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JAUNTS: in and around the Valley

Urban Farm Life

Agriculture and animals will be the main attractions at Pierce College fund-raiser.

April 23, 1998|IRENE GARCIA | TIMES STAFF WRITER

Have you ever wanted to milk a cow but didn't feel like driving to a farm in the middle of nowhere?

Well, here's an opportunity to give it a try without making a trek to the boondocks. In fact, you can milk that cow in the city, only a stone's throw from one of Southern California's busiest freeways.

You only need to go as far as Woodland Hills to be immersed in the farming experience because the agriculture department at Pierce College will host an open house Sunday at its 200-plus-acre teaching farm.

This is where the school's agriculture and veterinary students gain hands-on experience. On Sunday, the public can view student projects at the second annual Farm Walk.

It's a good way for city folks to get familiar with sheep, baby pigs, goats and chickens. There will be roosters parading around, horses lazing amid the lush rolling hills and a variety of other animals grazing in the pasture.

And, of course, there will be the powerful scent of manure to remind folks where they are.

"Last year, we had about 2,000 people and they just loved it," said Dick South, chairman of the Pierce agriculture department. "This is an all-out thing for us. We want the public to see what it's really like on a farm."

The event was created in 1997 to raise funds for the school's agriculture department while helping the public learn about crops, livestock and cultivation.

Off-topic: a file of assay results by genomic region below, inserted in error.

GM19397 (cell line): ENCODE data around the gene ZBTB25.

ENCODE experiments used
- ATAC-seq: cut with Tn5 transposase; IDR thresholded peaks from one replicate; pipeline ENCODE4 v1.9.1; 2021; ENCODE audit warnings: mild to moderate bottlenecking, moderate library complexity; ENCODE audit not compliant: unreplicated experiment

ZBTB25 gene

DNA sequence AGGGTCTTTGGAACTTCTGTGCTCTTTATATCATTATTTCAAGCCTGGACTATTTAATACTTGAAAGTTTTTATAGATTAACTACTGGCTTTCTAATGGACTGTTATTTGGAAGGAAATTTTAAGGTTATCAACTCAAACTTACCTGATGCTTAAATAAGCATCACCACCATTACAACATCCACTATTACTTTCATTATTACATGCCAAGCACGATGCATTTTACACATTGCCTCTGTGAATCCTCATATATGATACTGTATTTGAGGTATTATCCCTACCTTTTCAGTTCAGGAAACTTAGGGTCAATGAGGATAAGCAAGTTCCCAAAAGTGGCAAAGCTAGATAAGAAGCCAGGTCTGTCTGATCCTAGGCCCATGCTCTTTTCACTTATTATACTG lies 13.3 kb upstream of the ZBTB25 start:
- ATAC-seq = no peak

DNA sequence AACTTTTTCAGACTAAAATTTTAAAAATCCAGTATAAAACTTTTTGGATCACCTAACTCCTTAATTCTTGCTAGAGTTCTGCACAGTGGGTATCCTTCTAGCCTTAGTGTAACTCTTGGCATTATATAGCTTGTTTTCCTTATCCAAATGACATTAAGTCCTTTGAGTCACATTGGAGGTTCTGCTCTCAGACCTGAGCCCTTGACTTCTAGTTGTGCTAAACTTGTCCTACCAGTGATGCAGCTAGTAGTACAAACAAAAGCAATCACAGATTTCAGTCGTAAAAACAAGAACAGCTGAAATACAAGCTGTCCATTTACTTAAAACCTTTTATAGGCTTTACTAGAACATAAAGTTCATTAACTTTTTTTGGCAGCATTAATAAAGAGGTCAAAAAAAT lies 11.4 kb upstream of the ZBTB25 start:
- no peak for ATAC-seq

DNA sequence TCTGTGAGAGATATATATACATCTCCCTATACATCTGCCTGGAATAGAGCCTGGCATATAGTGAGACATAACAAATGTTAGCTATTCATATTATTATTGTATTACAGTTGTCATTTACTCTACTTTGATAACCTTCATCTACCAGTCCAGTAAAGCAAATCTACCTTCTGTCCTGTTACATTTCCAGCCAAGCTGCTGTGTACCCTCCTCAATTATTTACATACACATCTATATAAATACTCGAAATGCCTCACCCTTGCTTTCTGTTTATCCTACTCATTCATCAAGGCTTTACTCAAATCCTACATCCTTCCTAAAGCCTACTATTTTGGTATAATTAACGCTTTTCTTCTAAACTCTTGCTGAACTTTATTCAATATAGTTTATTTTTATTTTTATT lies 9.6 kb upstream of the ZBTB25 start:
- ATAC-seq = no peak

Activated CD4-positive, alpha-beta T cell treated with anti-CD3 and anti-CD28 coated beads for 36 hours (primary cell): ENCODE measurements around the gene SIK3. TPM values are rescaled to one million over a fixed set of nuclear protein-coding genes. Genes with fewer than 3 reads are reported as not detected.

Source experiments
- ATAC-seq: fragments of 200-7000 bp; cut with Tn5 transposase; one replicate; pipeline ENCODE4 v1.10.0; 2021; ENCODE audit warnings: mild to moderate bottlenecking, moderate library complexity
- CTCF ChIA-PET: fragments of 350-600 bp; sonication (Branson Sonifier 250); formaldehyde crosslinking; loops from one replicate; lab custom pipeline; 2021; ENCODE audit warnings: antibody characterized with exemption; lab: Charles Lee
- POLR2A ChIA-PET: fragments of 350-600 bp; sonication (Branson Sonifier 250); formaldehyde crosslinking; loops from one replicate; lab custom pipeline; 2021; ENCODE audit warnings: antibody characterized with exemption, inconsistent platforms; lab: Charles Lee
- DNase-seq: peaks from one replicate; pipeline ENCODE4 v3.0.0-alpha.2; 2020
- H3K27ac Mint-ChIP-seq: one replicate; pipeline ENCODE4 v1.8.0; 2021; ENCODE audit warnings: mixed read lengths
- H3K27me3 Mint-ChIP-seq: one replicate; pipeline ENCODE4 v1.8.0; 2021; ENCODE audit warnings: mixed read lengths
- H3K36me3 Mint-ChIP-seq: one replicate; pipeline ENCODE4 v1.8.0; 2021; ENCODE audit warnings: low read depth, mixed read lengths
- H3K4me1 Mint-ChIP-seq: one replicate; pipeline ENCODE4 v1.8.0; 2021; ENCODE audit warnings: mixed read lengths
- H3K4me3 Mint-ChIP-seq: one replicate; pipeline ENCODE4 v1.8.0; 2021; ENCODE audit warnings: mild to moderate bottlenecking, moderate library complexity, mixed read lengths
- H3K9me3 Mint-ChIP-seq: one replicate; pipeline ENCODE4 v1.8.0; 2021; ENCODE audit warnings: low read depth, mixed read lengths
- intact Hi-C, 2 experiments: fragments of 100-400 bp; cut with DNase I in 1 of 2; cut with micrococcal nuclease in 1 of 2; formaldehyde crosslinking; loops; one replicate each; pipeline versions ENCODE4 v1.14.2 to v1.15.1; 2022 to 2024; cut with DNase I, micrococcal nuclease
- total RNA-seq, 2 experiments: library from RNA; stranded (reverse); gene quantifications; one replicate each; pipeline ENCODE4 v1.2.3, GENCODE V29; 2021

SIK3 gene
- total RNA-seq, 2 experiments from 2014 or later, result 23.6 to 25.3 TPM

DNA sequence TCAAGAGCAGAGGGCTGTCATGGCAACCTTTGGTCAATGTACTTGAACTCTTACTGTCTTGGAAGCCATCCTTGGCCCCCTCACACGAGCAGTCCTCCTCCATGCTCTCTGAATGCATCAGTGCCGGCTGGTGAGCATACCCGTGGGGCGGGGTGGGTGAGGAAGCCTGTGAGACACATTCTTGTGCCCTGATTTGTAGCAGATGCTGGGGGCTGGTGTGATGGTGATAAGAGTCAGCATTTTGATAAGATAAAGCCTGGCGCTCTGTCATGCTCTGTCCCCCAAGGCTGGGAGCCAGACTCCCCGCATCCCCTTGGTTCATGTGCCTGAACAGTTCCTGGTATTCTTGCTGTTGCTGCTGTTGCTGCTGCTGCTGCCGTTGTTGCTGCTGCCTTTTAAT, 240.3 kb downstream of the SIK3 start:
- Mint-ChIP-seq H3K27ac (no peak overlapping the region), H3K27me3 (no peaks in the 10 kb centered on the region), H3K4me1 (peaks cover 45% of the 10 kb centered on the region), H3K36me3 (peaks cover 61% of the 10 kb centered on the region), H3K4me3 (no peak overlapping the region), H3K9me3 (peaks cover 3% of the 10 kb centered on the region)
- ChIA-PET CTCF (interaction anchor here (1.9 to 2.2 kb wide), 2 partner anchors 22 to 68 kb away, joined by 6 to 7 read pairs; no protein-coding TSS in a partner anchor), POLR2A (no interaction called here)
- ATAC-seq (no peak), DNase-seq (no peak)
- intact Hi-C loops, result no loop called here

There will also be a sheep-shearing and wool-spinning exhibit, dairy demonstrations, equestrian shows and a variety of agricultural exhibits.

A gardening display will focus on caring for home plants and flowers.

Those interested in household pets can check out the animal-science exhibit, which will feature, among other things, products for cats and dogs and a pet care film.

"We'll have city agencies and nonprofit animal groups on hand to answer questions and educate the public," said Mick Sears, a Farm Walk organizer who teaches natural resources at Pierce.

A series of activities for kids, including identifying water insects, will be held throughout the day adjacent to the farm's pond, home to a variety of colorful ducks.

The nearby nature center will also be open Sunday. It has a well-stocked bird sanctuary and a scenic trail with an array of plants.

Not far away are about 50 sheep confined in a gated area. Usually they're allowed to roam freely in the adjacent fields but recently one was attacked by a coyote.

"So we're trying an experiment," South said. "We put them in this gated area with the llama because the llama is supposed to guard the sheep from coyotes. We'll see if it works out."

There's something else worth checking out while visiting the farm. Behind the agriculture building is a small area called Trappers Lodge, a California Historical Landmark. It features colorful ceramic statues of men and women from the Old West, the work of an artist from 1897-1918.

"Who would have thought?" South said. "You come out to the farm and there's a historical landmark with folk art."

BE THERE

The second annual Farm Walk Sunday, 9:30 a.m.-4 p.m. at Pierce College, 6201 Winnetka Ave., Woodland Hills. Teaching farm is off of Victory Boulevard and Mason Avenue. Children under 12 are free, adults are asked for a $5 donation to benefit the school's agriculture department. Information: (818) 710-4105.

* Send Jaunts ideas, allowing at least two weeks' notice, to staff writer Irene Garcia at The Times, 20000 Prairie St., Chatsworth 91311. Or send e-mail to Irene.Garcia@latimes.com.

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